We celebrate the big promotion, but do we celebrate how far we’ve come?  Or how we show up for ourselves when we face our fear, like voicing to your boss that you are ready for the big promotion or overlooked raise, even if you haven’t gotten it yet?  Do we celebrate when you say “no” to a new client or project because you know you and/or your team are too overworked and overstressed to take on more work right now?  One of my clients is the head of a consulting firm who has learned to say ‘no’ to clients who aren’t ideal, which gives her more time to spend on the clients and work that lights her up.  This is cause for celebration!  When we learn to say ‘no’ to what isn’t good for us, we can say ‘yes’ to that which is more energizing.  

So find and celebrate the interim milestones.  You’ll add significant deposits to your resilience and motivation banks.  

Reframe Success

I was one of those people who wasn’t good at celebrating the “small stuff”, but I now realize what a big difference it makes.  Instead of saying “I can’t celebrate until I reach the finish line”, I now tell myself “I celebrate what I’m learning along the way.”  Since learning is a big value of mine, I find ways to celebrate my growth, such as facing my fear or reframing failure as learning what NOT to do next time (lots of opportunity to do this, just like Edison!].  Growth only happens when we’re learning, and learning happens in those moments when we fail and begin again. This perspective allows me to not only celebrate more but to also hold failure more lightly, because everything is fodder for learning.  Tying your celebration to what you value is key to feeling a true sense of accomplishment and pride, inside and out.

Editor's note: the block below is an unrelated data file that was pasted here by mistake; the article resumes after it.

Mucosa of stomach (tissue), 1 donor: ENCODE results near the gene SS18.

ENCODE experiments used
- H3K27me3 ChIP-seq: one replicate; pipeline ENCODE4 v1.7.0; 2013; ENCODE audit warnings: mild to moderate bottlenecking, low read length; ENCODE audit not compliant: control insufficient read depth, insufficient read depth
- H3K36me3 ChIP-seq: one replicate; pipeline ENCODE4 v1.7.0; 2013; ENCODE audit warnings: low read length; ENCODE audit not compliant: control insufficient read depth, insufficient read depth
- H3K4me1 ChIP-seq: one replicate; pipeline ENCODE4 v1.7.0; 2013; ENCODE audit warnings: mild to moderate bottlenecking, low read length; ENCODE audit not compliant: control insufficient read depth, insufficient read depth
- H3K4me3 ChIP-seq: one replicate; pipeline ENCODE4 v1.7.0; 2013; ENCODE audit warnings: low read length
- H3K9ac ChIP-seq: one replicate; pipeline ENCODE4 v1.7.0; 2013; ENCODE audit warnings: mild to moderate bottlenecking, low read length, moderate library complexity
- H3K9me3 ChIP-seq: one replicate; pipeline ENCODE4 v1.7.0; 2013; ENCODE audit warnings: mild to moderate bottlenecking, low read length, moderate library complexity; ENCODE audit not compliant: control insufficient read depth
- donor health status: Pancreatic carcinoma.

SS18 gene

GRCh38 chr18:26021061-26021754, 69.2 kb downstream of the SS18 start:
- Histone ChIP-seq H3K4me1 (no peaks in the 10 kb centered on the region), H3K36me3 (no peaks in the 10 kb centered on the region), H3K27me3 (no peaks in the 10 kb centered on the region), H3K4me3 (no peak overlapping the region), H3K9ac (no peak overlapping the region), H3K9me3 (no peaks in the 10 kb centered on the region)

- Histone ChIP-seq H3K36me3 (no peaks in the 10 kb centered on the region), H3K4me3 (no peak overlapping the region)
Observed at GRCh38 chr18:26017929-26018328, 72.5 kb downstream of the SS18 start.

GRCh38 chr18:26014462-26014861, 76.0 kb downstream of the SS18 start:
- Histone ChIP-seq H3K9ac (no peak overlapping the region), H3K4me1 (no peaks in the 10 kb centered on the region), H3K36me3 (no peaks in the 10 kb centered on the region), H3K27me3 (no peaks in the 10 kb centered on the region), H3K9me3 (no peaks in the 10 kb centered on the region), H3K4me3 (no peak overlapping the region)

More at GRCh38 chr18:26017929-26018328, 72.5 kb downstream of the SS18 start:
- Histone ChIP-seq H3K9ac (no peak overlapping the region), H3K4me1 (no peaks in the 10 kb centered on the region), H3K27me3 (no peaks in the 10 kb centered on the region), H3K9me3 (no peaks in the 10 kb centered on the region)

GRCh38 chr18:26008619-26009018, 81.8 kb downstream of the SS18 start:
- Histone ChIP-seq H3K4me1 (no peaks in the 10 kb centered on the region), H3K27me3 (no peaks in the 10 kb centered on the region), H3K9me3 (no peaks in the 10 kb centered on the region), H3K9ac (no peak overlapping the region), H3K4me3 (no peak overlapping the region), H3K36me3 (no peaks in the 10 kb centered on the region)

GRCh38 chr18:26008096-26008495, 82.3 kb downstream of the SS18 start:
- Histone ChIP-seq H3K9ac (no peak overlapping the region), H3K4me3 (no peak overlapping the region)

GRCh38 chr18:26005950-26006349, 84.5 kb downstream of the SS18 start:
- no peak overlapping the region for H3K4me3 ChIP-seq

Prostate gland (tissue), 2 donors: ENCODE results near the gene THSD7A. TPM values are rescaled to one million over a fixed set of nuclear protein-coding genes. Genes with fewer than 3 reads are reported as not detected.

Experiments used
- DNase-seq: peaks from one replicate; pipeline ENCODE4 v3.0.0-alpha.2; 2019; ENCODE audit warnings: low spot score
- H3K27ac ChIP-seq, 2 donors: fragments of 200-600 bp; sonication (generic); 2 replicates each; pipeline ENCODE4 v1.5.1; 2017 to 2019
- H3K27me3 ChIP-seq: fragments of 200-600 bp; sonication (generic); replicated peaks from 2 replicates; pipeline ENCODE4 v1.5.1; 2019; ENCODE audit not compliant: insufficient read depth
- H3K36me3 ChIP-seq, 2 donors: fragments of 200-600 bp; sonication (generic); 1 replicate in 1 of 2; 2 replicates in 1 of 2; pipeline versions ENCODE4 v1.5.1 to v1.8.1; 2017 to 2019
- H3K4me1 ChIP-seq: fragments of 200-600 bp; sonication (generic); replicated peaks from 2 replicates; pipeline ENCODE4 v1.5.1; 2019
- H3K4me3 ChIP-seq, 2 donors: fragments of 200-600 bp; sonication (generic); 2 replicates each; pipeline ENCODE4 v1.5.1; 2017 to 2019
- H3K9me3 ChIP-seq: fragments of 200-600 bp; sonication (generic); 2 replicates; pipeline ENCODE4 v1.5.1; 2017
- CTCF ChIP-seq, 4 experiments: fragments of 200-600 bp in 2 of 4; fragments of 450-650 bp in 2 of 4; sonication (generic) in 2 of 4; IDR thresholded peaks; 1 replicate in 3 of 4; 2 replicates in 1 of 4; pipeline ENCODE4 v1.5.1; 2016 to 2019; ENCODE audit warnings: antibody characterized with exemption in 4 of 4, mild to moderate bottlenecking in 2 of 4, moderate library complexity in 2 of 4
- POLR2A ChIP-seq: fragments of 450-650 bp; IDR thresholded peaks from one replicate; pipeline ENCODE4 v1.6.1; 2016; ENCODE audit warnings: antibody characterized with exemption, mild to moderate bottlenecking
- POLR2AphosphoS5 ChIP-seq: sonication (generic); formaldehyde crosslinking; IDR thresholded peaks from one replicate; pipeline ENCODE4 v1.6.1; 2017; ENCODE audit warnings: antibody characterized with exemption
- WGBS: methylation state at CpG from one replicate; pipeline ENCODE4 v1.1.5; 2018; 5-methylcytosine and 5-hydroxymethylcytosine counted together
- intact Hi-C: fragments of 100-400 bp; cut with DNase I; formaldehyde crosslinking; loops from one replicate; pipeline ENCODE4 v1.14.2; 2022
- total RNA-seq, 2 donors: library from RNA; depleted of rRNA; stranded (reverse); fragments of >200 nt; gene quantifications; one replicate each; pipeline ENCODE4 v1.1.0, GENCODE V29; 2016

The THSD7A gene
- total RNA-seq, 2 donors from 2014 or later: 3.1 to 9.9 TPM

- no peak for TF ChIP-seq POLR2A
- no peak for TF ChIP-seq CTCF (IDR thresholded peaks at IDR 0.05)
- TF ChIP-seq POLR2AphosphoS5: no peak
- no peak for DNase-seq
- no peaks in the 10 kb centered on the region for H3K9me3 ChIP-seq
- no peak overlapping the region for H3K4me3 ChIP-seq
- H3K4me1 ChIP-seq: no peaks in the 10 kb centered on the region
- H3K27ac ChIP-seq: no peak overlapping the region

• Pro-Tip #1 to Fire up your Mind:

    Ask yourself:  What do I value – and how do those values show up in my life?  

P2.  People – Power through Community  

To prepare for a marathon, you must have a proven training process, show up each day and track your progress, and maintain momentum and mindset through the race.  Marathon runners create a community of support – e.g. expert guidance to inspire and train well, running buddies to keep them accountable, understanding of family and friends. Even during the race, my friend Marathon Mike said that the other runners gave him energy to keep going.  While many of us haven’t run 19 marathons, I can relate to the energy I would get in a workout class to push myself harder than if I were to work out alone.  Or the feeling of camaraderie and perseverance that comes from pulling together with colleagues through crises, like with the financial crisis of 2008 or the more recent Global pandemic.  

Communities of Accountability & Trust

Communities of support are key.  Research shows that your likelihood of success in establishing new, positive habits increases by 500% when you partner with an accountability group, compared to going it alone.  What Google Learned from its Quest to Build the Perfect Team was that “psychological safety” which feeds trust, is what differentiates the best from the rest.  So think of building relationships like a marathon of building trust.  This “Building Trust” mindset can create communities of support and drive innovation.  People power is real:  the combination of energy, trust and accountability (not wanting to fail the tribe) all help us more successfully reach o0ur ever longer finish lines.

And when you celebrate those interim milestones (which, again, help you keep going!), amplify your celebration with your communities of trust too.